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OP-ED: The comedy of errors

  • Published at 06:38 pm September 1st, 2021
History
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We just never learn from history

It was the unerring ability to expose the contradictions of life and present them for what they are that made William Shakespeare what he is today. 

His work encompassed human nature like few others, brought out the beauty of the simplest aspects of nature itself, all threaded together, be it in plays or poetry. True, there have been accusations of some of his work not being original or indeed being his creation. Taking the context and placing them in modern-day settings took little away from the core. Juxtaposed in common day life, his characters are as real and relevant as they were in his times and before.

Alfred Nobel is a case in that context. A man so perturbed by the way he made his fortune, through instruments of death, bequeathed his wealth to reward initiators of peace and other disciplines. That the peace awardees raised more than a few eyebrows wasn’t his doing. The jury that makes the decisions are to be held accountable. Or is that so? There have been a few who turned down the honour with due humility because, in a way, they found it an exercise rather than recognition of what they stood for. The contributions of winners, with notable exceptions, following such awards can well be brought into question. 

The universality of literati that have won the honours is a fascinating field of study. Those who asked questions of happenings and events well ahead of their times don’t figure as prominently as do those who probe current thought of questions that should have been asked earlier. Music, or as Shakespeare described it, the food of love, hasn’t been considered. 

Nor have the lyrics of songs that were at one stage not considered or understood found a place to be exalted. No wonder that Bob Dylan turned down his award for literature. He had been the one to ask questions on freedom, death, war, and such in the verses of “Blowin’ in the wind.” There are so many like him who asked questions in song that were never answered or acknowledged.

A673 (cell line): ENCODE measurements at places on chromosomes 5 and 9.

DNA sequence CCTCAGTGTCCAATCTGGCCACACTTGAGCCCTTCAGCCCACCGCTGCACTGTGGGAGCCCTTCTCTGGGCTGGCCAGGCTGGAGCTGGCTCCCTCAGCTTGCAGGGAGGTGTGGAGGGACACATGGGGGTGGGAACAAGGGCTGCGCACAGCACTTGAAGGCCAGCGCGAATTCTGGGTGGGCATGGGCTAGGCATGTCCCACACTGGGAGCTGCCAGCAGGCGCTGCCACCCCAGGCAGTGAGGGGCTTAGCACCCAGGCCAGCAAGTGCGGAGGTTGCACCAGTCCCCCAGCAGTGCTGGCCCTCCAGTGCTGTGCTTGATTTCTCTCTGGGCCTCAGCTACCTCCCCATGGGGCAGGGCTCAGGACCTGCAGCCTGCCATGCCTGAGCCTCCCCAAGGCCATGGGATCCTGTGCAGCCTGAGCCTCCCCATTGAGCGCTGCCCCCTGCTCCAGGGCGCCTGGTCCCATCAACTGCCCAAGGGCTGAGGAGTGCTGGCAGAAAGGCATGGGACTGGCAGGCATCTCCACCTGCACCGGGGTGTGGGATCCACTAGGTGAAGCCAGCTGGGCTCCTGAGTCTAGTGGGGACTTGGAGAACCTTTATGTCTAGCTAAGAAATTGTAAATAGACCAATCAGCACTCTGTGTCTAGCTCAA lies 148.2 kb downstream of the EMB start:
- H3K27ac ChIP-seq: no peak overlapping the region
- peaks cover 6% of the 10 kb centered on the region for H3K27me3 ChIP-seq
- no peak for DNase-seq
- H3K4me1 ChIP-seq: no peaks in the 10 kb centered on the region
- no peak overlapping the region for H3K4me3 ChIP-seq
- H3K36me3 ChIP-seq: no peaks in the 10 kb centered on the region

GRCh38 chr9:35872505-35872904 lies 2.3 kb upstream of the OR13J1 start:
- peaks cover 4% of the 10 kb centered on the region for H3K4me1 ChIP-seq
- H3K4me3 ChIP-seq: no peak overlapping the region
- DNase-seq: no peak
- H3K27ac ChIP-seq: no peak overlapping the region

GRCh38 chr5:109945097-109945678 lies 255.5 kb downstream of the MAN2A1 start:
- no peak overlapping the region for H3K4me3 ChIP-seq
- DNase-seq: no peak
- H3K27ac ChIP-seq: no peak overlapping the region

Pink Floyd’s “Another Brick in the Wall,” banned for its at-the-time “seditious verses,” had prophesied that education, as was known then and even now, is all about thought control. Think of the contradiction between the greater arguments for freedom of thought and expression and the dubious experiments to use technology to read minds in some dark, hidden lab. 

The outcome of such research is just too obvious. That Pink Floyd verses were ignored, banished for many years, is just as beautifully expressed in the song “Vincent” by Don MacLean: “They did not listen, they did not know how.”

The attempts at mind control are unashamedly prevalent through what critics call “social engineering.” The acknowledged learned minds might just want to pass it off as “evolution.” As for the mango people? Their views have only ever been taken on when it resonates among “leaders.”

Repressing free thinking overtly and covertly has been newly weaponized by the intrusion into privacy. As with any repression, there is a counter movement that can and has been used nefariously. The intent of re-allowing Adolph Hitler’s Mein Kampf to be printed isn’t to be missed. Put that side by side with John Lennon’s “Imagine,” Leonard Cohen’s “A thousand kisses deep,” or Simon and Garfunkel’s “The Sound of Silence,” and ask world leaders to debate. 

Add Plato’s Republic to the mix to make for a mind-boggler of a virtual meeting. The provision is that they read them for what they represent. Jules Verne was ridiculed for suggesting that for something to be stronger than air, it had to be heavier. 

History is meant to be learned from. The same applies to forward-looking thought. Some of it is certainly going to be old hat. It’s the essence that matters. The nectar sought by bees as offering to their queen, so to say. That we didn’t take the learnings and move ahead is one further factor to history. That we continue not to do so is where it becomes a tragedy. Unlike the “comedy of errors,” the comedy is missing. 

Mahmudur Rahman is a writer, columnist, broadcaster, and communications specialist.

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